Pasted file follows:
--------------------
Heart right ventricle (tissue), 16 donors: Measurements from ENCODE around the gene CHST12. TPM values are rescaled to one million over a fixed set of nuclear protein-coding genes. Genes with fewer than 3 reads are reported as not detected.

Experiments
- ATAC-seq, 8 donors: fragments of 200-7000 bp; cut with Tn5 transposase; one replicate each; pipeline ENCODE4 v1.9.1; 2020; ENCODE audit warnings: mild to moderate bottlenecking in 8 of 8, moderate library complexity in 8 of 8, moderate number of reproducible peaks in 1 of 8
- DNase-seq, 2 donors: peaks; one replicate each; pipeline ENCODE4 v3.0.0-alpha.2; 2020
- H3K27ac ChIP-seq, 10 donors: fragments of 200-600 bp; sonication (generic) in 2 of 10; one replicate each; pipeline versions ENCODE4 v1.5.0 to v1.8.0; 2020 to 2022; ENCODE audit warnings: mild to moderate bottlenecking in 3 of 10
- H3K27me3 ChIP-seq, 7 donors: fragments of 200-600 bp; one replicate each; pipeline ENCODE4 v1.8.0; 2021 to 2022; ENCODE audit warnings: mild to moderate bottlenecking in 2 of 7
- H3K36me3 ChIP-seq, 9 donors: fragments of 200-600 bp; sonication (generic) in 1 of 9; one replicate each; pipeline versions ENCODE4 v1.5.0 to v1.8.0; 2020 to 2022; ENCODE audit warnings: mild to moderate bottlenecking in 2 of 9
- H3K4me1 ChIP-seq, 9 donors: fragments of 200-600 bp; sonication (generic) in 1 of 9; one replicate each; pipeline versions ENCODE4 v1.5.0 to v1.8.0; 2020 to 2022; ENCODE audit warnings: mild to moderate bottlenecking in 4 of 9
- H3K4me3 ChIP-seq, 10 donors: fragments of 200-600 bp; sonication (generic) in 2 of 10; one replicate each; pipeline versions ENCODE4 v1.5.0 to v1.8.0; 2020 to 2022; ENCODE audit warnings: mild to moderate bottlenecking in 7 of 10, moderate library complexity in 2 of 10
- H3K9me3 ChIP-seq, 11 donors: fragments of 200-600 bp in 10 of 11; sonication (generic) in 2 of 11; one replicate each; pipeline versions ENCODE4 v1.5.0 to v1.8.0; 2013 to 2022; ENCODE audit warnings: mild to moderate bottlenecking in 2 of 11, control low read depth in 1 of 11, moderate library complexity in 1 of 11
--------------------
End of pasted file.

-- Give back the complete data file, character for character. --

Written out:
Heart right ventricle (tissue), 16 donors: Measurements from ENCODE around the gene CHST12. TPM values are rescaled to one million over a fixed set of nuclear protein-coding genes. Genes with fewer than 3 reads are reported as not detected.

Experiments
- ATAC-seq, 8 donors: fragments of 200-7000 bp; cut with Tn5 transposase; one replicate each; pipeline ENCODE4 v1.9.1; 2020; ENCODE audit warnings: mild to moderate bottlenecking in 8 of 8, moderate library complexity in 8 of 8, moderate number of reproducible peaks in 1 of 8
- DNase-seq, 2 donors: peaks; one replicate each; pipeline ENCODE4 v3.0.0-alpha.2; 2020
- H3K27ac ChIP-seq, 10 donors: fragments of 200-600 bp; sonication (generic) in 2 of 10; one replicate each; pipeline versions ENCODE4 v1.5.0 to v1.8.0; 2020 to 2022; ENCODE audit warnings: mild to moderate bottlenecking in 3 of 10
- H3K27me3 ChIP-seq, 7 donors: fragments of 200-600 bp; one replicate each; pipeline ENCODE4 v1.8.0; 2021 to 2022; ENCODE audit warnings: mild to moderate bottlenecking in 2 of 7
- H3K36me3 ChIP-seq, 9 donors: fragments of 200-600 bp; sonication (generic) in 1 of 9; one replicate each; pipeline versions ENCODE4 v1.5.0 to v1.8.0; 2020 to 2022; ENCODE audit warnings: mild to moderate bottlenecking in 2 of 9
- H3K4me1 ChIP-seq, 9 donors: fragments of 200-600 bp; sonication (generic) in 1 of 9; one replicate each; pipeline versions ENCODE4 v1.5.0 to v1.8.0; 2020 to 2022; ENCODE audit warnings: mild to moderate bottlenecking in 4 of 9
- H3K4me3 ChIP-seq, 10 donors: fragments of 200-600 bp; sonication (generic) in 2 of 10; one replicate each; pipeline versions ENCODE4 v1.5.0 to v1.8.0; 2020 to 2022; ENCODE audit warnings: mild to moderate bottlenecking in 7 of 10, moderate library complexity in 2 of 10
- H3K9me3 ChIP-seq, 11 donors: fragments of 200-600 bp in 10 of 11; sonication (generic) in 2 of 11; one replicate each; pipeline versions ENCODE4 v1.5.0 to v1.8.0; 2013 to 2022; ENCODE audit warnings: mild to moderate bottlenecking in 2 of 11, control low read depth in 1 of 11, moderate library complexity in 1 of 11